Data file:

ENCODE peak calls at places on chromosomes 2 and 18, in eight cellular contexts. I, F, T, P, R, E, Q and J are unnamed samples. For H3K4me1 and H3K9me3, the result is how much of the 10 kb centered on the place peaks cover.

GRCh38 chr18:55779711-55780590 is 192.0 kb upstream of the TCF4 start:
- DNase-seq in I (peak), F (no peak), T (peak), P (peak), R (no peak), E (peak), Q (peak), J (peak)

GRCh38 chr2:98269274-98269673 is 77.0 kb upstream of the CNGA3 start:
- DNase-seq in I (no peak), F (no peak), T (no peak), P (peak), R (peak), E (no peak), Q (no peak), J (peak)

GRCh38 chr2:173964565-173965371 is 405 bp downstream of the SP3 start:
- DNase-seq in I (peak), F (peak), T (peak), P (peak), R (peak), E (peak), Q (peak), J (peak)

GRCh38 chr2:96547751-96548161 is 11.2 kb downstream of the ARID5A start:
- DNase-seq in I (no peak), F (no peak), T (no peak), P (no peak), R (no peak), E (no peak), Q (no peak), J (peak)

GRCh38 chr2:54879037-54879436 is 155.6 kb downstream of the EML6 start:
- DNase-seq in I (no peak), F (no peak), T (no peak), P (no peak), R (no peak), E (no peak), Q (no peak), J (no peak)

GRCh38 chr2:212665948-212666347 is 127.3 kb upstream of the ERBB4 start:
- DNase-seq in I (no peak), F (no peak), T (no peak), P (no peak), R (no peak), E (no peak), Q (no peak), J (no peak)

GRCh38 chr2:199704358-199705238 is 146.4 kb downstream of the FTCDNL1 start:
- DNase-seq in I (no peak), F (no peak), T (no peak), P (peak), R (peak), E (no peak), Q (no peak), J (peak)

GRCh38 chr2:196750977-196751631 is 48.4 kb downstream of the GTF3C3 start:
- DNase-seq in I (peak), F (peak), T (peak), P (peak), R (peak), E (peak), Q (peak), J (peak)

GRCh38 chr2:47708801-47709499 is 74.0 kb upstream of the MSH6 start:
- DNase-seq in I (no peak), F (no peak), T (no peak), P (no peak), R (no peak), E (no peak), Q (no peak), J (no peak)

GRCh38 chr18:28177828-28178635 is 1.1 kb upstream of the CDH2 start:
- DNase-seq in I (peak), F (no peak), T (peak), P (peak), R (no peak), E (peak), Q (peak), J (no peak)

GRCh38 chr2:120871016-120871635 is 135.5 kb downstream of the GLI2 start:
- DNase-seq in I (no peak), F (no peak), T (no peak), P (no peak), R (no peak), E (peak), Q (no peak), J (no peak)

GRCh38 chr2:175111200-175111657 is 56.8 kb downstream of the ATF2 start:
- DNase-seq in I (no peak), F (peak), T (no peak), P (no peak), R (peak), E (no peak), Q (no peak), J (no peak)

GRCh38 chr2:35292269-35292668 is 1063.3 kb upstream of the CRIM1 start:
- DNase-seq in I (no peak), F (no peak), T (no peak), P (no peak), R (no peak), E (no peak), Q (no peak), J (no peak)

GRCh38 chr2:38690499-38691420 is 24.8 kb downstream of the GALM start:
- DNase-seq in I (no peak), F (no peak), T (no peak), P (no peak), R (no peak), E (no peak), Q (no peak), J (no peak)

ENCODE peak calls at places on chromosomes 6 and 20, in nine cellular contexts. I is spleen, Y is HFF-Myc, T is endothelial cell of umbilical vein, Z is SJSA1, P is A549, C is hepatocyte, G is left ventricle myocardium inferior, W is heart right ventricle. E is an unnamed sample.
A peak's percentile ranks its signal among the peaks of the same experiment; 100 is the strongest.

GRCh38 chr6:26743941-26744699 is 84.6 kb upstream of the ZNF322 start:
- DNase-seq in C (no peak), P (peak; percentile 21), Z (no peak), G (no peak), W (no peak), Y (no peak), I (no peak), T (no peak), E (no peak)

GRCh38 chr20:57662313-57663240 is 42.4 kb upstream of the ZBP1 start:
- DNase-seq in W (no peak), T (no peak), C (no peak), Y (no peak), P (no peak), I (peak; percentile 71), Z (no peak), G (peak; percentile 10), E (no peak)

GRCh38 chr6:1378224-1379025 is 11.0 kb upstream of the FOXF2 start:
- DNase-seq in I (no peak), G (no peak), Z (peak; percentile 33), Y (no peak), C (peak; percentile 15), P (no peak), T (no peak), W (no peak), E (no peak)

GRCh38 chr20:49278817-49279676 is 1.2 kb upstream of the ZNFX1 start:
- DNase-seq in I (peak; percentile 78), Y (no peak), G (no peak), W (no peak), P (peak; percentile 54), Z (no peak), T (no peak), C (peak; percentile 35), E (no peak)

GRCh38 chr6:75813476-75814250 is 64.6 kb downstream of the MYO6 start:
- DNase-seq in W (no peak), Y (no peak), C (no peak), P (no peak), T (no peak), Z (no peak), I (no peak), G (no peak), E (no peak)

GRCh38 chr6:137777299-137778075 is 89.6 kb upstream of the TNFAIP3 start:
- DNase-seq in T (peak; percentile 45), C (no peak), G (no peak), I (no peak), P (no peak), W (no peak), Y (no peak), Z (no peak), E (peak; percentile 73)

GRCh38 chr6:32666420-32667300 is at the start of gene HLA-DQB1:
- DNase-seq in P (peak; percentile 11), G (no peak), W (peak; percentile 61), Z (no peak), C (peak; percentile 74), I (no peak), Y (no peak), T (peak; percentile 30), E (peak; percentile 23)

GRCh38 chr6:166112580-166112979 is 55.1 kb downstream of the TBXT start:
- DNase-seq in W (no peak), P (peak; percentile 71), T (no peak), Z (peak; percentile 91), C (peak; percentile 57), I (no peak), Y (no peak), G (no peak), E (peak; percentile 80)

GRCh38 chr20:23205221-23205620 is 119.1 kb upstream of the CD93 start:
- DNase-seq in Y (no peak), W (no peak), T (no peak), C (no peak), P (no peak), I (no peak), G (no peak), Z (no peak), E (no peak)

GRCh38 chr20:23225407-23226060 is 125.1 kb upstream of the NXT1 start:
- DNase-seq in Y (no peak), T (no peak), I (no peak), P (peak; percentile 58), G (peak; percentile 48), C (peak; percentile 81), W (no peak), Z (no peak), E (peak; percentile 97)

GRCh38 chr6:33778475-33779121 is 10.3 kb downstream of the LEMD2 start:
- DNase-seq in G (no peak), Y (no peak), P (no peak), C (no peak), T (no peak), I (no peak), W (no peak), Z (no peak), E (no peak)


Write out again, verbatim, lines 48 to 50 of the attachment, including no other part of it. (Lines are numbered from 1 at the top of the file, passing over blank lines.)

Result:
GRCh38 chr20:23205221-23205620 is 119.1 kb upstream of the CD93 start:
- DNase-seq in Y (no peak), W (no peak), T (no peak), C (no peak), P (no peak), I (no peak), G (no peak), Z (no peak), E (no peak)

GRCh38 chr20:23225407-23226060 is 125.1 kb upstream of the NXT1 start: